Itchy eyes? Sneezing and coughing all day? Maybe a sore throat too?
If you’re feeling these symptoms you probably dread the sight of that yellow pollen on your car or your porch. Maybe even just looking at it triggers a sneeze.
Or you could be one of the lucky ones who are just happy Spring is in bloom!
Either way, we’re here to tell you that the pollen you see on surfaces is most likely NOT the culprit of any allergy symptoms you may have.
That waxy yellow coating of pollen is from pine trees, which fall in the category of Gymnosperms. It also literally falls, meaning it does not circulate through the air and into your sinuses like many other types of pollen. The particles of pine pollen are heavy and large enough to descend through the air and stick to a surface where they typically don’t give people symptoms. Nevertheless, pine pollen and other visible pollen are good indicators that the not-so-visible pollen is on its way to your sinuses.
Gymnosperms include pine trees and other non-flowering plants that can be broken down into three categories: conifers, cycads, and gnetophytes. These are your common shrubs and evergreen trees like pine, cedar, redwood and spruce trees. Each produces seeds that are not protected by a fruit and depend on wind as an agent of pollination.
Non-flowering plants such as juniper, cypress, cedar and sequoia do cause allergies for a number of people. However, in general, flowering plants (angiosperms) consist of more common threats in terms of allergies.
There are about 300,000 species of angiosperms (plants that have flowers and produce seeds). This large group of plants makes up around 80 percent of known green plants, including herbaceous plants, shrubs, grasses, and most trees. Most of these pollinate through wind, spreading great volume and as smaller, less visible pollen grains. Therefore, you may conclude the culprit of your allergies each Spring is an angiosperm.
These include birch, elm, alder, ash, oak, maple, hickory and several more.
This narrows it down, right? (; If it offers any peace of mind, only about 100 of the over 50,000 tree species cause allergies! But of course, there are also flowering weeds and grasses whose pollen pose issues too.
One of the biggest non-tree pollen concerns is Ragweed. Ragweed’s pollinating season is mainly Fall, but it can wreak havoc for certain people year-round. Ryegrass also causes allergy symptoms for many in the Baltimore area. Although pollen cannot be stopped, it can help to tune into which and when flowering plants might come for you!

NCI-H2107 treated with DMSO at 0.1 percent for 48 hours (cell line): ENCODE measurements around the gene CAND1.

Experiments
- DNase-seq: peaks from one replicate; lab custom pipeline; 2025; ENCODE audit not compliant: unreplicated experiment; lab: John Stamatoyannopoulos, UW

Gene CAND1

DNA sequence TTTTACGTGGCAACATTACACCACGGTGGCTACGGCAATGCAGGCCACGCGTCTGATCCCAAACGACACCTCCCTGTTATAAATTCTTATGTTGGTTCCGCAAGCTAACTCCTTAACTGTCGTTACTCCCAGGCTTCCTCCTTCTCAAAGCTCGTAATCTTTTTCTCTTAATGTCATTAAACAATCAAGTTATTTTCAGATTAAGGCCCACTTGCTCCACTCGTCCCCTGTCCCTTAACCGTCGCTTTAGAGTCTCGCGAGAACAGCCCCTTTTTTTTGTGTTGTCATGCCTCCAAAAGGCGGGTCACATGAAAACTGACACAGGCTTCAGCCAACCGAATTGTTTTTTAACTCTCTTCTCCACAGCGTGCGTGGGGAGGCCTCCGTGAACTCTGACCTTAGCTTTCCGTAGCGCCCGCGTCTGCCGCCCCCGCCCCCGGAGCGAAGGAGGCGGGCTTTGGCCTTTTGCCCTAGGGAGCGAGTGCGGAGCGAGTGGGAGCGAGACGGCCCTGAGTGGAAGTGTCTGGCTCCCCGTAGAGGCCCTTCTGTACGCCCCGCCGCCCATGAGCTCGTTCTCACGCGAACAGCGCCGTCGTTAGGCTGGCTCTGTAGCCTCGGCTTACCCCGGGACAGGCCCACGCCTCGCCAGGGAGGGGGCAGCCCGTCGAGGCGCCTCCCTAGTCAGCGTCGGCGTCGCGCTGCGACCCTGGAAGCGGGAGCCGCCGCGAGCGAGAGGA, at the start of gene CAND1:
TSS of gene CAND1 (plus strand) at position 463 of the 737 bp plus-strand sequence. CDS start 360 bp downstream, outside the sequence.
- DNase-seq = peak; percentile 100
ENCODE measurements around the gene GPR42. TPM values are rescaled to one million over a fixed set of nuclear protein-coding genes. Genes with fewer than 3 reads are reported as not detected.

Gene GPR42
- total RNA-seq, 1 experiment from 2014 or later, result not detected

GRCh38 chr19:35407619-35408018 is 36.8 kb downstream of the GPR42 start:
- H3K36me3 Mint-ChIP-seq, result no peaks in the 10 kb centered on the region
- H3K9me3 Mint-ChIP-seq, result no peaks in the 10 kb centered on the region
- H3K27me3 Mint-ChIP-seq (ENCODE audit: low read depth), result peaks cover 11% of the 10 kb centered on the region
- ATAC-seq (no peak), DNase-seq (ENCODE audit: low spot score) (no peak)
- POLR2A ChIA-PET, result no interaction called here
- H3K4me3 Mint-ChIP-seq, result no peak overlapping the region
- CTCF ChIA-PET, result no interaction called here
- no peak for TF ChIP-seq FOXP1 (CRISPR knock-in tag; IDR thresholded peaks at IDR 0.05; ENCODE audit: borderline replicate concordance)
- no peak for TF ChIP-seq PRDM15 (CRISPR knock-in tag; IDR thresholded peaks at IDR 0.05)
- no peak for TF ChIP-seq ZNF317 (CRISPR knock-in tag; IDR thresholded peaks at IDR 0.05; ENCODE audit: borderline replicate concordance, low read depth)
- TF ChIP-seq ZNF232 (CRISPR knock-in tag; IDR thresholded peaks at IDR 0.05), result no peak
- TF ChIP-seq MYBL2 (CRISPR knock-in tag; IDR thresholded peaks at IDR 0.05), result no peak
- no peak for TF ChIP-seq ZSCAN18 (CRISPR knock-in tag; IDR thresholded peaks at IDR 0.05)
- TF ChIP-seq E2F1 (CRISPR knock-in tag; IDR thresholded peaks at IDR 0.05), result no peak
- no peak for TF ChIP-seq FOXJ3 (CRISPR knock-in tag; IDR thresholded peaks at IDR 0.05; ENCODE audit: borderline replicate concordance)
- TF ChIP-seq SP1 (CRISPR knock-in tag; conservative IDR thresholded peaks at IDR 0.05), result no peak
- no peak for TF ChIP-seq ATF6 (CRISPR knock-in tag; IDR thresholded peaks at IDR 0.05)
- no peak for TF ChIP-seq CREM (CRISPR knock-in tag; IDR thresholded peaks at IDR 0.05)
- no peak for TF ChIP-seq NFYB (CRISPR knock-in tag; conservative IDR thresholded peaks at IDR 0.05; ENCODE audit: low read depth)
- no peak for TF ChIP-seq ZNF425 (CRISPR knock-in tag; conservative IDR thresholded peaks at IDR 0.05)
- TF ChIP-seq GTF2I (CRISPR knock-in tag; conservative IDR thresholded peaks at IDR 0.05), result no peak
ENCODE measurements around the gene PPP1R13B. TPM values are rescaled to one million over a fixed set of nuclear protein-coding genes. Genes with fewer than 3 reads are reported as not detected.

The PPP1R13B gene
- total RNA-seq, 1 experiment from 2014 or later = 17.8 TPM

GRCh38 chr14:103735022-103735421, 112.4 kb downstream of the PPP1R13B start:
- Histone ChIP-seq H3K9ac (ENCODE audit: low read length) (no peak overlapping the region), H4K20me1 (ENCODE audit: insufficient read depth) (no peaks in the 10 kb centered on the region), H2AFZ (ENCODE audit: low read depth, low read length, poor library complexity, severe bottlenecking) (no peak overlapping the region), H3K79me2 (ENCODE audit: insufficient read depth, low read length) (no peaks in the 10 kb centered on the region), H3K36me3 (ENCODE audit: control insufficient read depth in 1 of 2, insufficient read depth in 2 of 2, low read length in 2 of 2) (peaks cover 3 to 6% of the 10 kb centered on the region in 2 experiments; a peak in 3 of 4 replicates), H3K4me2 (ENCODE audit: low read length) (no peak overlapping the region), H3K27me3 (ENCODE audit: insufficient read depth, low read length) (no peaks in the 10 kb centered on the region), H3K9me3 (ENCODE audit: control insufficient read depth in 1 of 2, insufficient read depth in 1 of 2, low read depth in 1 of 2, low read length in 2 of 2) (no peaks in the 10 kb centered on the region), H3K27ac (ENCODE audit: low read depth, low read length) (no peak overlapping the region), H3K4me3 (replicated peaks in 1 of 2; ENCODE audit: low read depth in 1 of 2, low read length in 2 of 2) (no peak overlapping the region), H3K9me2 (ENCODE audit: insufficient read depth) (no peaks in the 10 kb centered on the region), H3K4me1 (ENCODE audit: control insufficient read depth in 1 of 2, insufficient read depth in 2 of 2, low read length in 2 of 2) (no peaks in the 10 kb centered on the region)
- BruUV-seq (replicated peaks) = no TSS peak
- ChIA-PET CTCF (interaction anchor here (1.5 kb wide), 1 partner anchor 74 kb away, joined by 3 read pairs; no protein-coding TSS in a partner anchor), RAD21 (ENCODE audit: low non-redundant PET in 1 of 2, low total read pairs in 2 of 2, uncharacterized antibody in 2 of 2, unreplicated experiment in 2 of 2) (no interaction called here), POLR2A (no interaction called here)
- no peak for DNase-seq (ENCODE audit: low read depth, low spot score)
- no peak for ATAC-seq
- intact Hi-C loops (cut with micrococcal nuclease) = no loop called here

Tree pollen season: early March – April
Grass pollen season: May – up to October
Weed pollen season: September – November
Hopefully, the differentiation between non-flowering and flowering pollinators is helpful information. But the question still stands: Which flowering species exactly are the biggest allergy villains? Of course this all depends on the individual and where he or she lives. Although it’s tough to specify, there are certain ways to narrow down which type of pollen could be waging a war against your sinus health.
Click here to see a list of the top pollen offenders.
Generally, oak trees are the most common in our area, followed by maple. Others include willow, walnut and maple trees. Each is anemophilous and either monoecious or dioecious.
Plants that pollinate by wind are a much bigger allergy threat than insect or animal pollinated plants. Wind pollinated plants may be referred to as “anemophilous.”
Dioecious and monecious plants are likely to produce more pollen than plants with perfect flowers. In other words, since the males are the pollinators, plants with males that function independently will end up spreading more pollen.
- Monoecious – male and female flowers are separate but on same plant
- Dioecious – plants are either male or female regarding the flowers they produce
- Perfect flowers – male and female structures in the same flower
- For example: A willow tree can either be monoecious and dioecious, while a magnolia tree has perfect flowers. You are much more likely to get allergies from a willow than a magnolia
And, of course, the bigger the population of the pollinator, the more likely the pollen will get to you. Check the populations of flowering trees in your area to find out which pollen is most likely getting to you! In the greater DC and Baltimore area the most common flowering tree is oak, followed by maple.